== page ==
The world of fragrance can be a tricky one to understand. There are a lot of different and mysterious terms, usually describing some even more unusual experiences and aromas. Even worse, sometimes there are terms you might know that are being used entirely differently!
Fragrance families are great examples of perfumery’s odd choice of words when describing certain fragrances.
Fundamentally, a fragrance family is a category of certain smells that adhere to a specific experience. The term “family” and the sub-categories that follow, make up an organizational shorthand when efficiently describing an aroma without losing the vital context typically needed when preparing someone for a new scent or smell.
So, in today’s blog, we’ll be exploring the prominent fragrance families while defining the various subcategories each family has within.
To feel “fresh” or “refreshed” is a strange concept to describe adequately. Much of it is subjective; however, we all share a few universal aspects to the experience. The notes in this family are clean, crisp, and uplifting and are typically comprised of citrus and green notes.
Scents of orange, lemon, bergamot, mandarin, and grapefruit.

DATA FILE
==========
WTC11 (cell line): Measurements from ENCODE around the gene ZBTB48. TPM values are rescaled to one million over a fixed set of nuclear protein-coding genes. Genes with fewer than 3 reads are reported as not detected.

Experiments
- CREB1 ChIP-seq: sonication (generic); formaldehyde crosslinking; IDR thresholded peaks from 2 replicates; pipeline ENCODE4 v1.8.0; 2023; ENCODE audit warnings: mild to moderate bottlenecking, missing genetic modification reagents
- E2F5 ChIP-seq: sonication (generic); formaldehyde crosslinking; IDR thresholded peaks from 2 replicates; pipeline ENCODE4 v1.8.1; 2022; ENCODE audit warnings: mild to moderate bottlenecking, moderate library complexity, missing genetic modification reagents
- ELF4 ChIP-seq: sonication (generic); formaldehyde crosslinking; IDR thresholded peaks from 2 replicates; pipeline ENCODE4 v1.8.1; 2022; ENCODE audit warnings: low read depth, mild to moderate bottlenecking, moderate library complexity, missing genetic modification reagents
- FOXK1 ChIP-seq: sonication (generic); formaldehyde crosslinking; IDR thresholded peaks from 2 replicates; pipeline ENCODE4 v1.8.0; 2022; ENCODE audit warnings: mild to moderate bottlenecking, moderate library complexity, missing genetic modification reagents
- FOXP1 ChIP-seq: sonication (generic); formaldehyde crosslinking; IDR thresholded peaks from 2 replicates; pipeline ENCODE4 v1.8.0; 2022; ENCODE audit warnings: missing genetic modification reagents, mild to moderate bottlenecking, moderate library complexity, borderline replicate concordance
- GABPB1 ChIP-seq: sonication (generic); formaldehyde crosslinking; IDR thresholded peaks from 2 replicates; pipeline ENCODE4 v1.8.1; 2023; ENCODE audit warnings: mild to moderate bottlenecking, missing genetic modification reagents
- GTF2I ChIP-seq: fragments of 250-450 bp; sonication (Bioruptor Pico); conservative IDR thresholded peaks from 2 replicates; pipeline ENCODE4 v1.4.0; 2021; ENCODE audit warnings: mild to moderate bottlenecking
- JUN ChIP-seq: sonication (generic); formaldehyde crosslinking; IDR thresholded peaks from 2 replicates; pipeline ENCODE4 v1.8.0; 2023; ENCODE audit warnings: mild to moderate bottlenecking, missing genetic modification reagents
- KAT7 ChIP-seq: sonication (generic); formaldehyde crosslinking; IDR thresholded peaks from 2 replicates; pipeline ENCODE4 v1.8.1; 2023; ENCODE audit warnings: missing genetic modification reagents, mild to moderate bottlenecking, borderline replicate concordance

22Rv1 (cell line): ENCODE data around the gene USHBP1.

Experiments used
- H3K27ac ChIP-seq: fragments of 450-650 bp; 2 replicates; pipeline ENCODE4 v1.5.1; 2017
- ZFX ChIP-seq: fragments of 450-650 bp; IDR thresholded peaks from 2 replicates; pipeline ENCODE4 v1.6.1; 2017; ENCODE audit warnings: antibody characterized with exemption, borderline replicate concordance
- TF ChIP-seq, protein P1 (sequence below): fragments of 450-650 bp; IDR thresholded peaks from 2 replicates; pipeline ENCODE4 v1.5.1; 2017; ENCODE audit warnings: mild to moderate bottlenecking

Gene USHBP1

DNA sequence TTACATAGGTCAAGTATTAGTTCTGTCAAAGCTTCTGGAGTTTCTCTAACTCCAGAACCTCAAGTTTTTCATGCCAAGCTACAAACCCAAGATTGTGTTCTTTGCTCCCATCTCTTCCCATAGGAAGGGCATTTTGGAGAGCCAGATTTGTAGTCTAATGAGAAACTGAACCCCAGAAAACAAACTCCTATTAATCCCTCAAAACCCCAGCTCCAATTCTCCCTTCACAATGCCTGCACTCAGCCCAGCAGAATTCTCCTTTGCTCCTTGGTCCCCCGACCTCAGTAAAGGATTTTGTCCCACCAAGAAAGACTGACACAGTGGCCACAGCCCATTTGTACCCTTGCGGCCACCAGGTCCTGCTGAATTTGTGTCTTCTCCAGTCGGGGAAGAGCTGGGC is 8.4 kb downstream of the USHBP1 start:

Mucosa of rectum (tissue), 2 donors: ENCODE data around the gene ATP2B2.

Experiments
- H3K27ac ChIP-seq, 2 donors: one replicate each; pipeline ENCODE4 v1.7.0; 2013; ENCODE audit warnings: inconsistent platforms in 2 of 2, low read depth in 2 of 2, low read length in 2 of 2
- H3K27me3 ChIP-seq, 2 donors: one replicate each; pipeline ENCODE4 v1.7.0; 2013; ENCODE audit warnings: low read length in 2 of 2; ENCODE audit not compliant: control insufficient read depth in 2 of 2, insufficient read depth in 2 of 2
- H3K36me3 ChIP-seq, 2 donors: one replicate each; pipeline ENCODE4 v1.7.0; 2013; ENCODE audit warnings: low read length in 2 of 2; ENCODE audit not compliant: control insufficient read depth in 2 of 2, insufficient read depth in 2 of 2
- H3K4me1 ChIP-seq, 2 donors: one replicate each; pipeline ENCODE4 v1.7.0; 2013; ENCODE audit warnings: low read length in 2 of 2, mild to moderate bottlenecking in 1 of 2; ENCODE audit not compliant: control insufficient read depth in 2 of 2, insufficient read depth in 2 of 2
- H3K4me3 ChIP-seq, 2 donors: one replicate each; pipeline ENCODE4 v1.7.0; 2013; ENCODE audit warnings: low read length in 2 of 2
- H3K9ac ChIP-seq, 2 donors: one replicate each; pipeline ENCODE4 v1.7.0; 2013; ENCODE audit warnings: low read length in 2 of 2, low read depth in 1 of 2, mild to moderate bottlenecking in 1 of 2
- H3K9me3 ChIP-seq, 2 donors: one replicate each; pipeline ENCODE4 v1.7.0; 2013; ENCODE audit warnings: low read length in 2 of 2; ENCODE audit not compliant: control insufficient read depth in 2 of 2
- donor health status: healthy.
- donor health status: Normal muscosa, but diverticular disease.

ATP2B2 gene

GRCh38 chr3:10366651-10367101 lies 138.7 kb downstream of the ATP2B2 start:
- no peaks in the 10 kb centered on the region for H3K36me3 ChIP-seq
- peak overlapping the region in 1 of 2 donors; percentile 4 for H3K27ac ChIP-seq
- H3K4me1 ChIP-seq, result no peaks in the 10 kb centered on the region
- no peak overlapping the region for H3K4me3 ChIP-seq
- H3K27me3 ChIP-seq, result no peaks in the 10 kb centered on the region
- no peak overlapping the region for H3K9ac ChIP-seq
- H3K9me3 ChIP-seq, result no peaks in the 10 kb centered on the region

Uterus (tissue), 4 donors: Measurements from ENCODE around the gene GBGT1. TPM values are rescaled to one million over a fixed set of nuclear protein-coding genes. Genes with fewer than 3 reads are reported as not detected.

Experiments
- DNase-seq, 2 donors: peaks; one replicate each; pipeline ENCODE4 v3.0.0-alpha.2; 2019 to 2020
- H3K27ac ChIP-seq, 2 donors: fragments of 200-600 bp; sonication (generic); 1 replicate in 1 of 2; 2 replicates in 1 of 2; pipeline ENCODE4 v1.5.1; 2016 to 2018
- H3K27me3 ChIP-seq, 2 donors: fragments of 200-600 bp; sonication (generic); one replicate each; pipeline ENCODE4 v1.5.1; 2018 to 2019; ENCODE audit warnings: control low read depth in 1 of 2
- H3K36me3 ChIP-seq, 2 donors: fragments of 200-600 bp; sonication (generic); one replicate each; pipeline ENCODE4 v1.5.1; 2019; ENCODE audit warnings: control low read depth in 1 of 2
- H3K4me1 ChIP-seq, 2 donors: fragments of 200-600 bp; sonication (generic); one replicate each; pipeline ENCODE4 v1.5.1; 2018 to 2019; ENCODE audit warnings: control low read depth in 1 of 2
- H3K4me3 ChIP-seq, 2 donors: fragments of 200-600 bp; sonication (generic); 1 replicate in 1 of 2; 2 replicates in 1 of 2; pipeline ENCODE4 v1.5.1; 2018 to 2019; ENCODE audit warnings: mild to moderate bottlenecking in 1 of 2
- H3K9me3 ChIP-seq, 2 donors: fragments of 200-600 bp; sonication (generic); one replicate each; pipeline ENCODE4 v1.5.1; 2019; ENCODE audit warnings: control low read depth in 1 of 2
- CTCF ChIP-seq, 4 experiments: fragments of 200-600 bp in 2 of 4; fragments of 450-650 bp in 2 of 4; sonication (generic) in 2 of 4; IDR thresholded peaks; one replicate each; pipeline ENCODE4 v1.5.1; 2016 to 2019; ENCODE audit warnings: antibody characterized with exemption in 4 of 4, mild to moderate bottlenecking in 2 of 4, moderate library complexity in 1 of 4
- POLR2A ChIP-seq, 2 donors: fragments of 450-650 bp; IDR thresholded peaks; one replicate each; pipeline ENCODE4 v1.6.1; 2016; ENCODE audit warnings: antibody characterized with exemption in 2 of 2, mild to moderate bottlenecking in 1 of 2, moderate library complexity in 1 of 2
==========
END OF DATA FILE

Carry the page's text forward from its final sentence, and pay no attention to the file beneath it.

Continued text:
This family is a subcategory or the fresh family. The notes are light and slightly sweet. The main notes are scents like raspberry, strawberry, apple, mango, pineapple, and other non-citrus fruits.
The green family is another subcategory of the fresh family. It can be considered a lighter and more modern interpretation of the Cyprus type. Main notes include galbanum and other notes like clary sage.
These are the earthy grounding scents of moss and dirt. This fragrance family has woody scents like sandalwood, cedar, vetiver, and patchouli. If our name didn’t already tip you off, then you’ll be pleased to know that this is our primary focus.
This family is a combination of wood and oriental notes. Their main notes include oakmoss and amber.
An intriguing family of fragrances that expertly fuses scents of honey, tobacco, wood, and wood tars to mimic the smell of leather.
These fragrances are made up of bergamot, oakmoss, patchouli, and labdanum. This fragrance category is usually mixed with citrus notes.
The floral fragrance family is a category whose main notes include scents of fresh-cut flowers. Smells can be single floral notes (called Soliflores), floral bouquets (a combination of several flowers), or bright florals, combining single floral and floral fragrances.
A fragrance class of intense grassy scents like sage and rosemary.
Inspired by the eastern nations from where many of the world's favorite fragrances come from, the oriental family is full of rich, warm, spicy scents. Think of cloves, cinnamon, nutmeg, and ginger.
A fragrance family whose main notes include orange blossom and sweet spices.
This family combines wood and oriental families and commonly features middle notes of sandalwood and oud.